Interview with Erica Lyons, author of COUNTING ON NAAMAH

Erica Lyons’s picture book COUNTING ON NAAMAH: A MATHEMATICAL TALE ON NOAH’S ARK (Intergalactic Afikoman, 2023) illustrated by Mary Reaves Uhles, is a clever midrash tale that focuses on Naamah, Noah’s wife, and her talents as a mathematician. In the story, Naamah’s skills play a significant role in building the ark and creating space for all the animals. The colorful illustrations offer a playful subtext to this thought-provoking story. I’m delighted to learn more about the book’s creation. Welcome, Erica!

What inspired you to create a midrash about Naamah?

I’ve been part of a women’s study group for many years. For Bereshit (Genesis), we divide it up and are each responsible for presenting our own material. Since this has been our practice for many years, I’m always looking for new insights or interpretations. A few years ago, I presented the portion of Chapter 4 that lists genealogy and includes the accomplishments of Jabal, Jubal, and Tubal-cain, Naamah’s brothers. Jabal is essentially credited with the creation of animal husbandry, Jubal with music, and Tubal-cain with copper and iron tools. We are then merely told that the sister of Tubal-cain was Naamah.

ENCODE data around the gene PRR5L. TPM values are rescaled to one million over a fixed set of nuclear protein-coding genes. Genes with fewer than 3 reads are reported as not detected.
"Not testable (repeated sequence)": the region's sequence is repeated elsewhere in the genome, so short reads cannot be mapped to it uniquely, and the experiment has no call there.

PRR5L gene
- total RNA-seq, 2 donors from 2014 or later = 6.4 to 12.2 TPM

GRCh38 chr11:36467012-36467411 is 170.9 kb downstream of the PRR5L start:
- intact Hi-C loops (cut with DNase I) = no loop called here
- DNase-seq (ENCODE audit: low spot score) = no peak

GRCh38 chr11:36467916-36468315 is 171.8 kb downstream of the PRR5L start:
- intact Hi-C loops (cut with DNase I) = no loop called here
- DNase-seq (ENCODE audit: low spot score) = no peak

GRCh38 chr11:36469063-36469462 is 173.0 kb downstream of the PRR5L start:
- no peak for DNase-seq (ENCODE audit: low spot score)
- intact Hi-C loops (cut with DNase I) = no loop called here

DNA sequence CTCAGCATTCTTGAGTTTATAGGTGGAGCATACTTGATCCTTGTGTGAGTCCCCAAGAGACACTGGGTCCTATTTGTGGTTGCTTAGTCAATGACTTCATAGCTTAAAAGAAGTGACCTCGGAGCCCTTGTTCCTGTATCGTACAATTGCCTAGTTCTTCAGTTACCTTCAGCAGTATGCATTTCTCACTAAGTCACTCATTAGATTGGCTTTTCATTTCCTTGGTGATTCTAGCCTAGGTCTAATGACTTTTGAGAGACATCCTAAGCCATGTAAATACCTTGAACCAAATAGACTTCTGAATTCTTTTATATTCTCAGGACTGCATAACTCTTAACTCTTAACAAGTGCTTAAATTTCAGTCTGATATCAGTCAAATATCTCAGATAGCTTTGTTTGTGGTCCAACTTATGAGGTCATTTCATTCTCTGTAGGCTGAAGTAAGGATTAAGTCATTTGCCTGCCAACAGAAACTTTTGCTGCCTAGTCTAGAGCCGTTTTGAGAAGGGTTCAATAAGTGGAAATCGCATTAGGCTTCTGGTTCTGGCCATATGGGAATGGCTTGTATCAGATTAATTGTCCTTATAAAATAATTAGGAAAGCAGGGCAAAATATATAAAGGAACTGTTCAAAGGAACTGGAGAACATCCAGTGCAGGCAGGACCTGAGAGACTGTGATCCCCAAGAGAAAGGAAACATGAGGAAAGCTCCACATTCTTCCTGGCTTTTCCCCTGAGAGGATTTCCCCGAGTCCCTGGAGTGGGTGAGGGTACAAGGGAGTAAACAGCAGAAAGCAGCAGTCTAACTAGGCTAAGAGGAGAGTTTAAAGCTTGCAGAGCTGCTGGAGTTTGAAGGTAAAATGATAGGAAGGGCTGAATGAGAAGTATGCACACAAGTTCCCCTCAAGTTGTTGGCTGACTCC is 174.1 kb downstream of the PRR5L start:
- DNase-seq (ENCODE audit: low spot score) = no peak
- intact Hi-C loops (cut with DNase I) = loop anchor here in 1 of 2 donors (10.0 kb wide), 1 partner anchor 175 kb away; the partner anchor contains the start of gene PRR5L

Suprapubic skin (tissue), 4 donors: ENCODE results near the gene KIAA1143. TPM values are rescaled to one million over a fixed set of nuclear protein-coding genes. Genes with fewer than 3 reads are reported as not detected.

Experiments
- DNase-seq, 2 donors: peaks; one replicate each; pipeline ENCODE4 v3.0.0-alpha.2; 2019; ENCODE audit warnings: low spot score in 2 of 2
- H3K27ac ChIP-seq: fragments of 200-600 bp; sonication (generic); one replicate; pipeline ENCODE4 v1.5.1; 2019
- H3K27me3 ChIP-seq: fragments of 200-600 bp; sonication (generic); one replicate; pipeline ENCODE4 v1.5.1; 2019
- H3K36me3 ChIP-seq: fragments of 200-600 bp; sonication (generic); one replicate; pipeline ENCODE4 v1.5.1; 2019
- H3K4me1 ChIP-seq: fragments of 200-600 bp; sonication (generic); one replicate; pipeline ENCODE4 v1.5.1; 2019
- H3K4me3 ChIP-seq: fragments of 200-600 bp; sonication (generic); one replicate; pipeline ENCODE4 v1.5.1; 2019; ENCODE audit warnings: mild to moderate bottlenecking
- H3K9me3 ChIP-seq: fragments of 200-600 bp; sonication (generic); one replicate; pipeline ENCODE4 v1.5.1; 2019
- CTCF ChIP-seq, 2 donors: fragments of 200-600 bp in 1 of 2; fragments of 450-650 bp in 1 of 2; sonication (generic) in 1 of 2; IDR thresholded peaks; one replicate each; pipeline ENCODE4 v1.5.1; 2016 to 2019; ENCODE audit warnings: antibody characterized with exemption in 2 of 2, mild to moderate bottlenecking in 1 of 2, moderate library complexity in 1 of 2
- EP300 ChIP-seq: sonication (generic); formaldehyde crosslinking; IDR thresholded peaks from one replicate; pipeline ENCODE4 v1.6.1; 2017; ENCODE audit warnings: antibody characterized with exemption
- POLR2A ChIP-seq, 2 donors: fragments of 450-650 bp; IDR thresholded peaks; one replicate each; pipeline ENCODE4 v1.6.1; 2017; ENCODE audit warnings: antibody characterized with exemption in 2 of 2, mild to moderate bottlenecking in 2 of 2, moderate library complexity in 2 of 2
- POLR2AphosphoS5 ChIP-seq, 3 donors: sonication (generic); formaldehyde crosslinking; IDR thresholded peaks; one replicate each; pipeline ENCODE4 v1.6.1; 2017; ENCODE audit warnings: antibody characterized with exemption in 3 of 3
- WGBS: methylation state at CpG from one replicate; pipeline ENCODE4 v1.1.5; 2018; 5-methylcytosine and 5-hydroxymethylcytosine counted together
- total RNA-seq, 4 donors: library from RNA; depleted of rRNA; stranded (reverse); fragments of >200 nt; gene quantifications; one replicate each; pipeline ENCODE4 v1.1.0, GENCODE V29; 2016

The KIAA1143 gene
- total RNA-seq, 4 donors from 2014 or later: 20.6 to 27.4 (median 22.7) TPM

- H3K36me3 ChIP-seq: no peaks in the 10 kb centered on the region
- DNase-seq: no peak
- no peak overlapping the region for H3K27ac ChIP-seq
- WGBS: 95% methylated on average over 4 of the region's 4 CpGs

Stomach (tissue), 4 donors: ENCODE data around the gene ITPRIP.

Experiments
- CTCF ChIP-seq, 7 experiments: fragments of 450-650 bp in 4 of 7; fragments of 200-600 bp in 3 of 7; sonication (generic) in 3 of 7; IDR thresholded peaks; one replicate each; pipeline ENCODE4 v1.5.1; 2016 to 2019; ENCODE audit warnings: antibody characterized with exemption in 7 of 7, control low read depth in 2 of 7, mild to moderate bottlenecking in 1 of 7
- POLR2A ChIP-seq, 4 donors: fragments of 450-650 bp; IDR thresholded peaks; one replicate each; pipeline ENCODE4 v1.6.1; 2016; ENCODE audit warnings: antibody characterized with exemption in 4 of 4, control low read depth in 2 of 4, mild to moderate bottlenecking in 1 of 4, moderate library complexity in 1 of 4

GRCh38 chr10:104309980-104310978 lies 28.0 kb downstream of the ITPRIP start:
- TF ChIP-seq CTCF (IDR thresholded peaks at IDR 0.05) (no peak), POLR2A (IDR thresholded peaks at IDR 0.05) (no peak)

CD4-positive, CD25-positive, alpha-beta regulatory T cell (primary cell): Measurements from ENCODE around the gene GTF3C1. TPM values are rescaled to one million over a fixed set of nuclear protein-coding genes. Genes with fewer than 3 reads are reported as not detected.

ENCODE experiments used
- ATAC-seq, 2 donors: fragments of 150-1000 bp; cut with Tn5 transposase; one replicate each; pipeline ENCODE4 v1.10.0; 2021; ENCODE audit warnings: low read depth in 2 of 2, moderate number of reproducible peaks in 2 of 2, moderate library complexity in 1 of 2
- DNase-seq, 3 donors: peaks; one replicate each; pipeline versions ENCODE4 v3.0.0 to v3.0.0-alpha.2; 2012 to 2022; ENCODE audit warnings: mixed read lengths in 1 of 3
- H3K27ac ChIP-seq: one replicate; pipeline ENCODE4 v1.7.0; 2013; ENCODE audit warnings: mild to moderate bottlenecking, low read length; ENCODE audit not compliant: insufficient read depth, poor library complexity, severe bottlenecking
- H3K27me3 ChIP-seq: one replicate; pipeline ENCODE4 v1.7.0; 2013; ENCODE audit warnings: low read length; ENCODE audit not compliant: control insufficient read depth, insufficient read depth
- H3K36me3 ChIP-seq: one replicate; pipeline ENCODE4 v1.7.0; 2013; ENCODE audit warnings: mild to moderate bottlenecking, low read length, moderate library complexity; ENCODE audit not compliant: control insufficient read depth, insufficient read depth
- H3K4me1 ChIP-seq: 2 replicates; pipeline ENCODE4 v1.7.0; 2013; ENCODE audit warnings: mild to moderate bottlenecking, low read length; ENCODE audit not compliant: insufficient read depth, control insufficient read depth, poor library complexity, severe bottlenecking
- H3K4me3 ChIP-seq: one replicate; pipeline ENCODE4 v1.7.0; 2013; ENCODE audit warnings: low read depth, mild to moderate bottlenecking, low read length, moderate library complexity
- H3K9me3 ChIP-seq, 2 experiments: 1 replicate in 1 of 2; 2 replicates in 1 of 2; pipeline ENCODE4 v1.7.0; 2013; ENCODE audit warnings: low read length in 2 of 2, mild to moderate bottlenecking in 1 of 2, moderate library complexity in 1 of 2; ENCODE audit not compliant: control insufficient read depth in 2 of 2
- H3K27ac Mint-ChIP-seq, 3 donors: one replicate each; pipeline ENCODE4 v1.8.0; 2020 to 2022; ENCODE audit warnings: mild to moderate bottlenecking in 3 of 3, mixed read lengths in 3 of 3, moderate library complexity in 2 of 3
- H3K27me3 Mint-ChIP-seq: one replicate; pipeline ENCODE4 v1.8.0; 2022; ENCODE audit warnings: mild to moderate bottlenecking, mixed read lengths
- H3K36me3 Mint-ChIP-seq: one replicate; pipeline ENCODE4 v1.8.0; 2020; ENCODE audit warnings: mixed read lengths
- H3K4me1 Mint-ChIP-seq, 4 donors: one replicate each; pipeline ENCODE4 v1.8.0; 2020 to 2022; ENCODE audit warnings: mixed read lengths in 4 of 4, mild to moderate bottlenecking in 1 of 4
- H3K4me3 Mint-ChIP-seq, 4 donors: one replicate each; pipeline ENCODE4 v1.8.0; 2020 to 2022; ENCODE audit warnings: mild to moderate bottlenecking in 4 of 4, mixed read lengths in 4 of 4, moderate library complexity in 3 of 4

It wasn’t my first time presenting this section. It is one of my least favorites because it is tedious and the names are largely unfamiliar. I started to think more about why it was even included and then about what Naamah’s contribution might have been had she been born in time period when women had greater opportunities or one where their accomplishments would have been recorded. Given her brother’s achievements, I would assume Naamah’s to have been at least as great.

I also thought about how Naamah, being a survivor of the flood, is ultimately responsible for continuing this detailed lineage, yet her name is entirely omitted from the section on Noah. Jewish commentary on this tells us that she was his unnamed wife in the story.

It follows that we likewise simply refer to it as Noah’s ark. Reimagining Naamah, made me question whose ark this really was and what her role might have been.